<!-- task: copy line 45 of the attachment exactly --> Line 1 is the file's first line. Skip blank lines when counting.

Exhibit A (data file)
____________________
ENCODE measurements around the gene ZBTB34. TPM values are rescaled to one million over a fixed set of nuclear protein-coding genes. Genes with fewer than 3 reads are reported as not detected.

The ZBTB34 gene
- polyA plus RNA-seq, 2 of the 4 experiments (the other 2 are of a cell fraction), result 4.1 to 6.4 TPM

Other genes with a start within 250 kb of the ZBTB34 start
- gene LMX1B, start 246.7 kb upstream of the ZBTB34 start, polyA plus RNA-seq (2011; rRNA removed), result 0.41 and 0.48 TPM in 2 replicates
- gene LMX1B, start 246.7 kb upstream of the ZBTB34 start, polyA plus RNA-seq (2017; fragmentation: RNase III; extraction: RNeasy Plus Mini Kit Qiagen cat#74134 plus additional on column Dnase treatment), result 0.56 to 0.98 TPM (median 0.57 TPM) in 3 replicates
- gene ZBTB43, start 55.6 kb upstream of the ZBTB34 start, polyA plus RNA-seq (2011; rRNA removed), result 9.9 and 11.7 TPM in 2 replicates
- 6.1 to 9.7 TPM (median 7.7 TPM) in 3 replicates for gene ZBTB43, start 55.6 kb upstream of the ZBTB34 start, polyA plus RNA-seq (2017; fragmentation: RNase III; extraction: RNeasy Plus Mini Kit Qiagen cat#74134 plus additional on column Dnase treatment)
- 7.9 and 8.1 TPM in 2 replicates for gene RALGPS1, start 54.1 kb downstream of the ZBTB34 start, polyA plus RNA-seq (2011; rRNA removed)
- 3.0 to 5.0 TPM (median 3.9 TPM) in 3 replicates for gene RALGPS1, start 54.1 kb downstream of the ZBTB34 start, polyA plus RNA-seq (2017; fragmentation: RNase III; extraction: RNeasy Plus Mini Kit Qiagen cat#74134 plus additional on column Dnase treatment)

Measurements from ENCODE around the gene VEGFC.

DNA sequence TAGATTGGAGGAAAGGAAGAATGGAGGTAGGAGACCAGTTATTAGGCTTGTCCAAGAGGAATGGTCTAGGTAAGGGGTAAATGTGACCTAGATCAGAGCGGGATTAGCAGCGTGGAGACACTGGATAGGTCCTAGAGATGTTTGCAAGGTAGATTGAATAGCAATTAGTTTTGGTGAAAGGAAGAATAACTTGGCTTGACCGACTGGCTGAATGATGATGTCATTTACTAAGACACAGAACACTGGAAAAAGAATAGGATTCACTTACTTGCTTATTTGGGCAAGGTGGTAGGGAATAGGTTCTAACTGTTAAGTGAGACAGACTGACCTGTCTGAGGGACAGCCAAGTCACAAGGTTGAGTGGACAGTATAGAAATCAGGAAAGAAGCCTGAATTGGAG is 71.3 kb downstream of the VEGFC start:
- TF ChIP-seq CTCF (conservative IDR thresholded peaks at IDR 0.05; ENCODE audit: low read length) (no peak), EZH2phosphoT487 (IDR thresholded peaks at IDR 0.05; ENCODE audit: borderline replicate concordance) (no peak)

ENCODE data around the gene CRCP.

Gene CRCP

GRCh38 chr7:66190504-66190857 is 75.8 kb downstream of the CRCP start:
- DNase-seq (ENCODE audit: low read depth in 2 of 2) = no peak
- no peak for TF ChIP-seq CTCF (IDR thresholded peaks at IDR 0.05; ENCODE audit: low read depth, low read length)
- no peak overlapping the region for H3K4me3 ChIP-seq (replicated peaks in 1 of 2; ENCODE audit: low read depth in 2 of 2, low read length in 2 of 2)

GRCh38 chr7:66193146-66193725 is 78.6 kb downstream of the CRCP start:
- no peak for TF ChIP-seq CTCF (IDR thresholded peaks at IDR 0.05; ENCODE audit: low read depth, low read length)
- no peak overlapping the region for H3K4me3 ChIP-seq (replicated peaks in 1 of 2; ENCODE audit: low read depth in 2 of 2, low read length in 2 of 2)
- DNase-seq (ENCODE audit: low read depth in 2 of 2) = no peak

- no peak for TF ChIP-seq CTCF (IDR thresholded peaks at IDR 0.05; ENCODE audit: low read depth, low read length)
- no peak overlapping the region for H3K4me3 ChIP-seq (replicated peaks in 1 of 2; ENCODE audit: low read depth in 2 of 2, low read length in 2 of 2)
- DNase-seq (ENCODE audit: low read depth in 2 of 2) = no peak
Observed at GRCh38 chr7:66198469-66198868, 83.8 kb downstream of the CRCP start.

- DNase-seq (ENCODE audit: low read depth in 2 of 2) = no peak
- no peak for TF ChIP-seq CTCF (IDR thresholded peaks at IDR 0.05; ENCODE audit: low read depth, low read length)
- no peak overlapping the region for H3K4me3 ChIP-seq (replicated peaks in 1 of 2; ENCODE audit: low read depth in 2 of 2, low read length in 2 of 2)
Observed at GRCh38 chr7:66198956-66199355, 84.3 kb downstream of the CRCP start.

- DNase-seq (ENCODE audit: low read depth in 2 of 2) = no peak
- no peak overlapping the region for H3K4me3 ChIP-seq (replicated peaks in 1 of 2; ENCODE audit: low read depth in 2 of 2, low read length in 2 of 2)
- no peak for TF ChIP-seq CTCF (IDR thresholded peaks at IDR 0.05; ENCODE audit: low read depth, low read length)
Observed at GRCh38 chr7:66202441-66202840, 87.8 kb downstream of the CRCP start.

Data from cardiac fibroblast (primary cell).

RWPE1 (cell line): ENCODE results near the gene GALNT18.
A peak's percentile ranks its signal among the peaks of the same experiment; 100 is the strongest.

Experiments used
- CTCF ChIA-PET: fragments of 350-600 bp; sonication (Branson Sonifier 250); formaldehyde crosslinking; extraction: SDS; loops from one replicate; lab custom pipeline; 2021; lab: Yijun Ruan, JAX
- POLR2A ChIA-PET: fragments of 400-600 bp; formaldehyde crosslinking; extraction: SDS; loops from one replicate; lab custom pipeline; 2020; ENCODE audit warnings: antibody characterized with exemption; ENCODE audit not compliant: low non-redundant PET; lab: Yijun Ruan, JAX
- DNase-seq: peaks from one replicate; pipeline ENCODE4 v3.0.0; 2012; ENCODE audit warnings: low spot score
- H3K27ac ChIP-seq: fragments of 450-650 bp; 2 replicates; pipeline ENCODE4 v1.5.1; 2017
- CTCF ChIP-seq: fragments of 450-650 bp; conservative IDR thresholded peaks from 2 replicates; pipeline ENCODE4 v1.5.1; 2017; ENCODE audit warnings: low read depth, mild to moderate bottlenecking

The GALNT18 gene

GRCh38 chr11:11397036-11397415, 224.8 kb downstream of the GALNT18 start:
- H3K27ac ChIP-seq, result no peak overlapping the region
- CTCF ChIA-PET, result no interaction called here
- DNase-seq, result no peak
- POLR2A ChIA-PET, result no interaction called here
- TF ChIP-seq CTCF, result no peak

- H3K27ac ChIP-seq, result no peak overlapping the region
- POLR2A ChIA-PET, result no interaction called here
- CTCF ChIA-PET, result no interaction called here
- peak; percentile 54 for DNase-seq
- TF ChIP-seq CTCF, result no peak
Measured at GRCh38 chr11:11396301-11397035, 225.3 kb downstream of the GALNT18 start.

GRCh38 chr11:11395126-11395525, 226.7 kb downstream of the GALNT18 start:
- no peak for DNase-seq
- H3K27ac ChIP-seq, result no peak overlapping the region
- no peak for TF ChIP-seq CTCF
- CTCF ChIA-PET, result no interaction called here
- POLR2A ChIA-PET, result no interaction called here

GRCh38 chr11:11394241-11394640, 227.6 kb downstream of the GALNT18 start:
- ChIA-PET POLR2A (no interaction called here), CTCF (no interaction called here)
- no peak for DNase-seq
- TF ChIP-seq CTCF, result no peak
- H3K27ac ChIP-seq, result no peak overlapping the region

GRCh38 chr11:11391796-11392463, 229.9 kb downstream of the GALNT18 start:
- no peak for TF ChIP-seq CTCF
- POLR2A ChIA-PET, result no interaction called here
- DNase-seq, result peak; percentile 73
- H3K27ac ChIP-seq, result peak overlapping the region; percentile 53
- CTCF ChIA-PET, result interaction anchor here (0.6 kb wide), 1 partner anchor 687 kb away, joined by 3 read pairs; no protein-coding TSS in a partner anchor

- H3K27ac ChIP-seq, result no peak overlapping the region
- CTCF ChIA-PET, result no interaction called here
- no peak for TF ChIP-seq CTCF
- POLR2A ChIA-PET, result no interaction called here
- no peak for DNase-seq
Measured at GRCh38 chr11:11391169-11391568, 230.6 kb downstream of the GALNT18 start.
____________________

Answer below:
The GALNT18 gene